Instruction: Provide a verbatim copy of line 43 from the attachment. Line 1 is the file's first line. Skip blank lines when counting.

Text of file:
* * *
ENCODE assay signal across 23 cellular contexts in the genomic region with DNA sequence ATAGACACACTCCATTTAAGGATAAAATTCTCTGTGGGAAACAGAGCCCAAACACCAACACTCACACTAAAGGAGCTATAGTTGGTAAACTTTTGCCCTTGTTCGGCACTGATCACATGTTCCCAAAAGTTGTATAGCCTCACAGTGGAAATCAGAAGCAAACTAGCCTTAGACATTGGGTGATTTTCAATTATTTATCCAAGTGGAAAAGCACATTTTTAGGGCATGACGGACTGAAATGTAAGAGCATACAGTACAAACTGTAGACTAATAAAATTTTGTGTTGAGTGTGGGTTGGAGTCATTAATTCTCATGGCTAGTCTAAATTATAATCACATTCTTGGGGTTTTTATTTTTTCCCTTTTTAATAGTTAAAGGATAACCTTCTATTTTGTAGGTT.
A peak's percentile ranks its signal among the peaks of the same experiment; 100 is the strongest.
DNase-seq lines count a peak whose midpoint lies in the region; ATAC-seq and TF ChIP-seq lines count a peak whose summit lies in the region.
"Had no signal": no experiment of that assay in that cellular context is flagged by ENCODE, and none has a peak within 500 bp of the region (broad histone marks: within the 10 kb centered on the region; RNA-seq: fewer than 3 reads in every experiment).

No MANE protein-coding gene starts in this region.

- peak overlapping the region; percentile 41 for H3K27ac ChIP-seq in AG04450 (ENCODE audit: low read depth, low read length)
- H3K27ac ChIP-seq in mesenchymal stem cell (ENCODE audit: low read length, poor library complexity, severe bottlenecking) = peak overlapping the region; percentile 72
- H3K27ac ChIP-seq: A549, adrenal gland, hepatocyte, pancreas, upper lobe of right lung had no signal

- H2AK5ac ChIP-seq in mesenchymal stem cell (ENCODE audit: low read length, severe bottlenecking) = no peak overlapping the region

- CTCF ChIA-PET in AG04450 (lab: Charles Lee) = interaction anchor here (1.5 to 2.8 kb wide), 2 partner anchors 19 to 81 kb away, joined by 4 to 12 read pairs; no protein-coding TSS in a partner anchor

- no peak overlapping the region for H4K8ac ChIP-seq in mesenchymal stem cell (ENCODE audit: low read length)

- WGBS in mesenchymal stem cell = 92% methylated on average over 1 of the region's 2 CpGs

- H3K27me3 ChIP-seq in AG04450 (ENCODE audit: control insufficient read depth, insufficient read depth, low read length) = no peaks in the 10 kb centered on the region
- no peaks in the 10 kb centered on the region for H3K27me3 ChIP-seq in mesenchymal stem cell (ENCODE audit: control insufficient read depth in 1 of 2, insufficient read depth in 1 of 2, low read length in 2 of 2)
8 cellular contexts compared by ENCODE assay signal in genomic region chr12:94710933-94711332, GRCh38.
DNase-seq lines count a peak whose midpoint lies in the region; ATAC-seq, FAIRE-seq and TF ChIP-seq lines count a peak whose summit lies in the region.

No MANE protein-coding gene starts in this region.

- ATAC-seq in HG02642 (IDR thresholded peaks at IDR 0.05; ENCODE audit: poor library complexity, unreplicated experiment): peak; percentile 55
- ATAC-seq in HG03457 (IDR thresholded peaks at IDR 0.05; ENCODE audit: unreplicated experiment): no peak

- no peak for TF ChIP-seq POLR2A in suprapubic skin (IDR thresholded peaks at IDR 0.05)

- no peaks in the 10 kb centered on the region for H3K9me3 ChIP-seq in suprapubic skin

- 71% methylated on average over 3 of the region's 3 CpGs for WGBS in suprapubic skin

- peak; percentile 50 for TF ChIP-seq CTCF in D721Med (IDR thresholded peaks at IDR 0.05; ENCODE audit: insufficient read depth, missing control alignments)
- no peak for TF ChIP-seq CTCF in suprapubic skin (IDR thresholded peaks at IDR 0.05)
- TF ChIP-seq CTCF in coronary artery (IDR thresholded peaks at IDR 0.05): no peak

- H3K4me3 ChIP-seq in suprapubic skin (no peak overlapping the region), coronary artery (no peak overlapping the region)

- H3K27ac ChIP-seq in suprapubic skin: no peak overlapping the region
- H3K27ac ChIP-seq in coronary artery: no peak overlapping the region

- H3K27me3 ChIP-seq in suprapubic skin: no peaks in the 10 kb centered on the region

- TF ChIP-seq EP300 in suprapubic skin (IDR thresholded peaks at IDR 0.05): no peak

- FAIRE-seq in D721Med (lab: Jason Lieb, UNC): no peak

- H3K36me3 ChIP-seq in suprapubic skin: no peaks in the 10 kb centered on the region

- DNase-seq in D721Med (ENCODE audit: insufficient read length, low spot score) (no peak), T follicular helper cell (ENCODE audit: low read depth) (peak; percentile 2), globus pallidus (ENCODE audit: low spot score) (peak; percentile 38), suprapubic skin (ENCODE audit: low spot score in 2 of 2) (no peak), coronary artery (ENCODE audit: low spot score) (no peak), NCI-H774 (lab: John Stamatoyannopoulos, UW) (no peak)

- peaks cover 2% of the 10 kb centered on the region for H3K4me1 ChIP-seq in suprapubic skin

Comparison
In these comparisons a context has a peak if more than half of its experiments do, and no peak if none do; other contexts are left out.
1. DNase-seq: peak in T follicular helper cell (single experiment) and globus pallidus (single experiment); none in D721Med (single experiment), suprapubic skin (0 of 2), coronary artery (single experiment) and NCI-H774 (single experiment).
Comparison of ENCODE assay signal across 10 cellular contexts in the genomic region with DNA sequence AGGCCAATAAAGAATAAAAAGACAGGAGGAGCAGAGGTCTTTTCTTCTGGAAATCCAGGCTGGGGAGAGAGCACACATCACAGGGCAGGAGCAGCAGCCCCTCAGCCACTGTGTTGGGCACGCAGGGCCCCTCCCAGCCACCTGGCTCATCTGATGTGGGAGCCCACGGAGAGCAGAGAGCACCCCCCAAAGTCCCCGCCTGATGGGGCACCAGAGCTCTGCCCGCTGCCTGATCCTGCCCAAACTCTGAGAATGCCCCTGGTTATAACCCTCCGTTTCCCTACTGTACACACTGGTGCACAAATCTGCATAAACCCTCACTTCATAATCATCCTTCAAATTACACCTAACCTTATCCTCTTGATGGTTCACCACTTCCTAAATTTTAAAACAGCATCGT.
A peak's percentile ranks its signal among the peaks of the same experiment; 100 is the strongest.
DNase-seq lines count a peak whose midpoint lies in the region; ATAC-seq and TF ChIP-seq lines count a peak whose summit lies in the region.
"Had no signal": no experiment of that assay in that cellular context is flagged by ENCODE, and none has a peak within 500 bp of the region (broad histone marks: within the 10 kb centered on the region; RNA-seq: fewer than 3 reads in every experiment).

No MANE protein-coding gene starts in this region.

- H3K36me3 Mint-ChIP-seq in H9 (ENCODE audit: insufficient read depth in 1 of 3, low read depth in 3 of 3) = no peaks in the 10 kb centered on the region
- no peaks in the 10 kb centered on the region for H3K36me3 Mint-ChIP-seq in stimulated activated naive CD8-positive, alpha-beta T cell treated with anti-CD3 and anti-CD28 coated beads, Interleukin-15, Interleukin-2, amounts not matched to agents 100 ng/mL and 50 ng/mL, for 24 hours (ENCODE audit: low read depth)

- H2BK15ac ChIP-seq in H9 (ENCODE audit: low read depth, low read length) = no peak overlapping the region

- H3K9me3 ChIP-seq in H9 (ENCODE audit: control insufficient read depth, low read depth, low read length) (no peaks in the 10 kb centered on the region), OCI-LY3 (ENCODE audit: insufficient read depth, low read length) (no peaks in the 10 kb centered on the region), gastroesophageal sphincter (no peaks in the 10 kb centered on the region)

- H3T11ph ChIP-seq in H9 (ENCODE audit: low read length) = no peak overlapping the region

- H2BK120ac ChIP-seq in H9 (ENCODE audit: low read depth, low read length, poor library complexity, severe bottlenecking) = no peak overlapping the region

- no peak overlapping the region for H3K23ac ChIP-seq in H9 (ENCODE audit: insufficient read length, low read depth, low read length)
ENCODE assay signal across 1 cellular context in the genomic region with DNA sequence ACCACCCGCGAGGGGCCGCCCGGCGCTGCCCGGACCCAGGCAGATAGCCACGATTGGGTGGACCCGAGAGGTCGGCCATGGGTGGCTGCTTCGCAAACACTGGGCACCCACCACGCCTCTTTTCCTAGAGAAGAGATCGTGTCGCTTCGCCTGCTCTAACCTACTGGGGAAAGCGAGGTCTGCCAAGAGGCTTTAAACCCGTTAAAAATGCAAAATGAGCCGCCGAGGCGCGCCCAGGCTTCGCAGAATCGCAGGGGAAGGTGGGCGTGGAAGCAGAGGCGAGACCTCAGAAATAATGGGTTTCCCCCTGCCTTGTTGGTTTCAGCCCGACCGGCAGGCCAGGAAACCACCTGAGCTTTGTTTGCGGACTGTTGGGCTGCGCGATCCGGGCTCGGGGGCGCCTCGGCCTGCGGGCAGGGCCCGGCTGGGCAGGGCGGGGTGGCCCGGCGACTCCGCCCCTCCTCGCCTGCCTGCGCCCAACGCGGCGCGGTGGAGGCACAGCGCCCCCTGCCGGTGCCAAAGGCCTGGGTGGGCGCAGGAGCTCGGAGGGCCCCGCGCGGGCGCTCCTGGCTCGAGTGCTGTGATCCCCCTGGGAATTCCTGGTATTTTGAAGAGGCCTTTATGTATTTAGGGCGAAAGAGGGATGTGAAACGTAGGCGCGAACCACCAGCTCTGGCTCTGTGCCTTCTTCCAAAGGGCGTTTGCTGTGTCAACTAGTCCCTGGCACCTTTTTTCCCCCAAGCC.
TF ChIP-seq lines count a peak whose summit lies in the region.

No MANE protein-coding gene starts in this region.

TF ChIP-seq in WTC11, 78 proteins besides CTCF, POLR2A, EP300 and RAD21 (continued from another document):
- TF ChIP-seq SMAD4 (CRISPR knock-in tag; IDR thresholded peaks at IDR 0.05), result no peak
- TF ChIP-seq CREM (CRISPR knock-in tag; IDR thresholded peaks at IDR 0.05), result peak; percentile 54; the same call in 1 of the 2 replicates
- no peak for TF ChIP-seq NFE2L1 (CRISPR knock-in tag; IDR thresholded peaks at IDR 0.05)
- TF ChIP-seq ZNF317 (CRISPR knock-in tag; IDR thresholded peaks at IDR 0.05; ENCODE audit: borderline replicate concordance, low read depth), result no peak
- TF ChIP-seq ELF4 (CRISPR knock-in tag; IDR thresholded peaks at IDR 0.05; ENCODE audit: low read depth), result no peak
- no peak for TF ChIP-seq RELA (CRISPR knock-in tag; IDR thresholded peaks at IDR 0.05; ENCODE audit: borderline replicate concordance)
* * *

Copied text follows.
- H3K36me3 Mint-ChIP-seq in H9 (ENCODE audit: insufficient read depth in 1 of 3, low read depth in 3 of 3) = no peaks in the 10 kb centered on the region